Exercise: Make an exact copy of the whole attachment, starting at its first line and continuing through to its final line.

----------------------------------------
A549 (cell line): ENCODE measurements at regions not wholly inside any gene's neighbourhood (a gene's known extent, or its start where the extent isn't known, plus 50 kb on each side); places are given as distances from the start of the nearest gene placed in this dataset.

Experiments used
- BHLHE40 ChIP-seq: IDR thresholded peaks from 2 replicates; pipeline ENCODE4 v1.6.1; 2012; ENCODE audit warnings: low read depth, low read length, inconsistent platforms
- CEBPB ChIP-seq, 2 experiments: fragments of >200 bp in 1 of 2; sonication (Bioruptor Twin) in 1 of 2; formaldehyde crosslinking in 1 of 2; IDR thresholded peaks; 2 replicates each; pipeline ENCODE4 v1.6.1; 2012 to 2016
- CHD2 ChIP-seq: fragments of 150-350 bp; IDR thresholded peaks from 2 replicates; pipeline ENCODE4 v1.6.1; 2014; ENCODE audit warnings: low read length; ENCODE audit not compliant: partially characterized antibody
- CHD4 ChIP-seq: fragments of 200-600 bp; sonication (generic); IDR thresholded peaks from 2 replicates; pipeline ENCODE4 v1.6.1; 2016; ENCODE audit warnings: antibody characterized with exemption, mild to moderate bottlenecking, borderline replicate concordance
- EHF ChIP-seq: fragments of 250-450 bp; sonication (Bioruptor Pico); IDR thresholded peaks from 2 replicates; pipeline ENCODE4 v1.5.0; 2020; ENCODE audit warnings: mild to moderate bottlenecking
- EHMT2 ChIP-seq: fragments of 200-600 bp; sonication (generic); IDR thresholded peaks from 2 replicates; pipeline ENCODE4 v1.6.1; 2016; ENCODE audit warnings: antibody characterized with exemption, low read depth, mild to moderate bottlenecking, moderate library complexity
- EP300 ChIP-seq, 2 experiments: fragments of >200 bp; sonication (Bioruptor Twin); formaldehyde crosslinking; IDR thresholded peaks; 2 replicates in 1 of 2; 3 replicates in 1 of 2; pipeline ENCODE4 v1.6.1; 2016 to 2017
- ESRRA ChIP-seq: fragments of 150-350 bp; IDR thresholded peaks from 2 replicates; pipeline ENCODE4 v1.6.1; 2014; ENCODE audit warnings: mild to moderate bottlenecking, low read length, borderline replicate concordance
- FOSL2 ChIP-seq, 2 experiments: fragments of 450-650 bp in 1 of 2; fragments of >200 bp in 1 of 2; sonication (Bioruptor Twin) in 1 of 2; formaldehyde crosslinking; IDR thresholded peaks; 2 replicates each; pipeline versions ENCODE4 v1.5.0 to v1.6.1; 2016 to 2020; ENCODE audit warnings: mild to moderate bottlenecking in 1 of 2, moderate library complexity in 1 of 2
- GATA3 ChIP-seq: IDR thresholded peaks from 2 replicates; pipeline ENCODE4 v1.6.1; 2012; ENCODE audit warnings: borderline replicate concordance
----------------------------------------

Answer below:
A549 (cell line): ENCODE measurements at regions not wholly inside any gene's neighbourhood (a gene's known extent, or its start where the extent isn't known, plus 50 kb on each side); places are given as distances from the start of the nearest gene placed in this dataset.

Experiments used
- BHLHE40 ChIP-seq: IDR thresholded peaks from 2 replicates; pipeline ENCODE4 v1.6.1; 2012; ENCODE audit warnings: low read depth, low read length, inconsistent platforms
- CEBPB ChIP-seq, 2 experiments: fragments of >200 bp in 1 of 2; sonication (Bioruptor Twin) in 1 of 2; formaldehyde crosslinking in 1 of 2; IDR thresholded peaks; 2 replicates each; pipeline ENCODE4 v1.6.1; 2012 to 2016
- CHD2 ChIP-seq: fragments of 150-350 bp; IDR thresholded peaks from 2 replicates; pipeline ENCODE4 v1.6.1; 2014; ENCODE audit warnings: low read length; ENCODE audit not compliant: partially characterized antibody
- CHD4 ChIP-seq: fragments of 200-600 bp; sonication (generic); IDR thresholded peaks from 2 replicates; pipeline ENCODE4 v1.6.1; 2016; ENCODE audit warnings: antibody characterized with exemption, mild to moderate bottlenecking, borderline replicate concordance
- EHF ChIP-seq: fragments of 250-450 bp; sonication (Bioruptor Pico); IDR thresholded peaks from 2 replicates; pipeline ENCODE4 v1.5.0; 2020; ENCODE audit warnings: mild to moderate bottlenecking
- EHMT2 ChIP-seq: fragments of 200-600 bp; sonication (generic); IDR thresholded peaks from 2 replicates; pipeline ENCODE4 v1.6.1; 2016; ENCODE audit warnings: antibody characterized with exemption, low read depth, mild to moderate bottlenecking, moderate library complexity
- EP300 ChIP-seq, 2 experiments: fragments of >200 bp; sonication (Bioruptor Twin); formaldehyde crosslinking; IDR thresholded peaks; 2 replicates in 1 of 2; 3 replicates in 1 of 2; pipeline ENCODE4 v1.6.1; 2016 to 2017
- ESRRA ChIP-seq: fragments of 150-350 bp; IDR thresholded peaks from 2 replicates; pipeline ENCODE4 v1.6.1; 2014; ENCODE audit warnings: mild to moderate bottlenecking, low read length, borderline replicate concordance
- FOSL2 ChIP-seq, 2 experiments: fragments of 450-650 bp in 1 of 2; fragments of >200 bp in 1 of 2; sonication (Bioruptor Twin) in 1 of 2; formaldehyde crosslinking; IDR thresholded peaks; 2 replicates each; pipeline versions ENCODE4 v1.5.0 to v1.6.1; 2016 to 2020; ENCODE audit warnings: mild to moderate bottlenecking in 1 of 2, moderate library complexity in 1 of 2
- GATA3 ChIP-seq: IDR thresholded peaks from 2 replicates; pipeline ENCODE4 v1.6.1; 2012; ENCODE audit warnings: borderline replicate concordance